Seattle passes income tax on the rich
Wealthy Seattle residents can now expect to pay more income tax.
On July 10, the Seattle City Council unanimously approved a new 2.25 percent income tax on individuals with over $250,000 in annual income, NPR reports. The tax also applies to jointly-filing couples who earn over $500,000 per year.
“Our goal is to replace our regressive tax system with a new formula for fairness, while ensuring Seattle stands up to President Trump's austere budget that cuts transportation, affordable housing, healthcare, and social services,” Seattle Mayor Ed Murray said in a statement, per NPR. “This is a fight for economic stability, equity, and justice."
A city council report from May found that Seattle has the country’s most regressive local and state tax system, Seattle TV station KIRO 7 reports. The vote also occurred soon after the Washington government passed a new $44 billion budget, which has garnered criticism for imposing large tax hikes and lessened increases in school funding.
"Seattle is challenging this state's antiquated and unsustainable tax structure by passing a progressive income tax," Murray said in the statement.
The legislation specifies that money earned from the new income tax could be used to lower property and other taxes, according to the Seattle Times. It could also be used towards homelessness, affordable housing, education, transit, creating green jobs, meeting carbon-reduction goals and administering the tax.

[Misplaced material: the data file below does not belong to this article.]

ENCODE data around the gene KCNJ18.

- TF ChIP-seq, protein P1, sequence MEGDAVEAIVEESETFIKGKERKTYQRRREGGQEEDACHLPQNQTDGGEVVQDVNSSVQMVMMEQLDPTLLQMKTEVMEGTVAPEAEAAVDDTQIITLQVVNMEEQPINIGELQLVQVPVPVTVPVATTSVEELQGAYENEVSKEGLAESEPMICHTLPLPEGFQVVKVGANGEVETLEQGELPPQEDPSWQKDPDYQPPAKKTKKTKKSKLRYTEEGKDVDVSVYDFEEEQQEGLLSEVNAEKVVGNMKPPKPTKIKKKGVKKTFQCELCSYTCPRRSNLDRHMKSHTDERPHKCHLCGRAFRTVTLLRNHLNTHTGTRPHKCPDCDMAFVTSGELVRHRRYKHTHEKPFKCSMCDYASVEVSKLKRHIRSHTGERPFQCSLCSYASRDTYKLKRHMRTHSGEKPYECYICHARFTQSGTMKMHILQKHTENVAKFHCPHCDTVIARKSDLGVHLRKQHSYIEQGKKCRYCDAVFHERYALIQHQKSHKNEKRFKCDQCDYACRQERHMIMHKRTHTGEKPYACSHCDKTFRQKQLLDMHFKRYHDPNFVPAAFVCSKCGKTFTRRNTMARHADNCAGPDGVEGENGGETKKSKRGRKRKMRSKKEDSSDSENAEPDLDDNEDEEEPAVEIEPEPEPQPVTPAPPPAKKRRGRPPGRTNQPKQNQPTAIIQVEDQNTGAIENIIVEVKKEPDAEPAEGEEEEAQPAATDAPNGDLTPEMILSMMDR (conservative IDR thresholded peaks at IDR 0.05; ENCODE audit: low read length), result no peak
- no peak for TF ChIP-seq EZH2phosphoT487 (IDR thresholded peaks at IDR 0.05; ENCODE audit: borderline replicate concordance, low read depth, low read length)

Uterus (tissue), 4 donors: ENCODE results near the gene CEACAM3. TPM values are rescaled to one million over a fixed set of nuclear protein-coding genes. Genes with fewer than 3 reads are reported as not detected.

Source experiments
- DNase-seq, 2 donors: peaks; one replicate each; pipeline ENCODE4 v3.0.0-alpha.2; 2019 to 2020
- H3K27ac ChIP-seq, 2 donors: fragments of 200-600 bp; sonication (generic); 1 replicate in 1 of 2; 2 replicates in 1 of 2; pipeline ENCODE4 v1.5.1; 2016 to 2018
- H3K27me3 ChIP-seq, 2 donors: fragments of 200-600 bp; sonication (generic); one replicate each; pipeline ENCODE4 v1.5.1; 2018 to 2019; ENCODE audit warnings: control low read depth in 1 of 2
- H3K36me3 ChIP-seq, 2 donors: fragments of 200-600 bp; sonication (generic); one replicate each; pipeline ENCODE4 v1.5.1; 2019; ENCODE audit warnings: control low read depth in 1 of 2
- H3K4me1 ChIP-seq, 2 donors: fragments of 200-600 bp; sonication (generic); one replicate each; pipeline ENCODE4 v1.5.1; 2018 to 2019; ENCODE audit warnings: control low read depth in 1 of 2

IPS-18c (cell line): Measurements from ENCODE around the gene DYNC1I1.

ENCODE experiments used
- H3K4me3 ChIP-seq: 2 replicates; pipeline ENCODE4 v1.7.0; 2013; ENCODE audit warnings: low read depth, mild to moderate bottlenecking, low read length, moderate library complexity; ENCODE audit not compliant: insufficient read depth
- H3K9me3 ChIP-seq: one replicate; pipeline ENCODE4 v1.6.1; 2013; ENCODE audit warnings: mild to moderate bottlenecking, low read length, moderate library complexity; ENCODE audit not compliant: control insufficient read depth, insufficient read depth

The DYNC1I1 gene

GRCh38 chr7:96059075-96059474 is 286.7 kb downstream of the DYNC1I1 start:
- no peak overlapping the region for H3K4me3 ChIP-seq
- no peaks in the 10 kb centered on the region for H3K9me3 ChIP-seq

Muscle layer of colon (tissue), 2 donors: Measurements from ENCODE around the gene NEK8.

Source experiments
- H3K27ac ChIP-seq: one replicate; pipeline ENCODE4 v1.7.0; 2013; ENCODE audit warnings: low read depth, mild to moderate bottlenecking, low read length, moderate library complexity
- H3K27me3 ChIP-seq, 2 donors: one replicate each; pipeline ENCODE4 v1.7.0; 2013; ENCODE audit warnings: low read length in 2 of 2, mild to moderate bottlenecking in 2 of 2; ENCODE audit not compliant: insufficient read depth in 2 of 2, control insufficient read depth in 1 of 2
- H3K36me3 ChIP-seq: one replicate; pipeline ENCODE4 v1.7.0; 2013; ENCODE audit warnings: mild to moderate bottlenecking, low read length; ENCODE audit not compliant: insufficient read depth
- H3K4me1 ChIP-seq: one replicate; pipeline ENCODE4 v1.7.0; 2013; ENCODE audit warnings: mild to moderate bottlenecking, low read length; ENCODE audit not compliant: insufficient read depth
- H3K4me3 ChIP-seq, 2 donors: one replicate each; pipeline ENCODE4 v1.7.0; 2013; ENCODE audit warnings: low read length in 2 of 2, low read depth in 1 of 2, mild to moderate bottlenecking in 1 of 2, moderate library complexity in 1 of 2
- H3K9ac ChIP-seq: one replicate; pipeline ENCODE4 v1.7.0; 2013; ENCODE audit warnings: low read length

Taxes on high income earners haven’t previously seen much success in the state, CNBC reports. Last year, voters in Washington’s capital — Olympia — shot down a similar tax, while statewide voters rejected a state income tax in 2010.
Predictably, not all were happy about the new measure in Seattle.
“We are greatly disappointed,” Dann Mead Smith, president of the Washington Policy Center, said in a statement following the vote, per the Times. “As a lifelong Seattle resident, it is frustrating to see the Seattle City Council choose to waste taxpayer dollars on lawsuits for an income tax that is not needed.”
A statement from Olympia-based conservative think tank The Freedom Foundation indicated the foundation is prepared to challenge the tax’s legality, “hopefully with a coalition of other freedom-minded organizations,” the Times reports.
Seattle council member Kshama Sawant, a co-sponser of the tax bill, said the city was prepared for legal challenges, the Times reports. Speaking the day the bill was signed, she asked supporters, “If we need to pack the courts, will you be there with me?”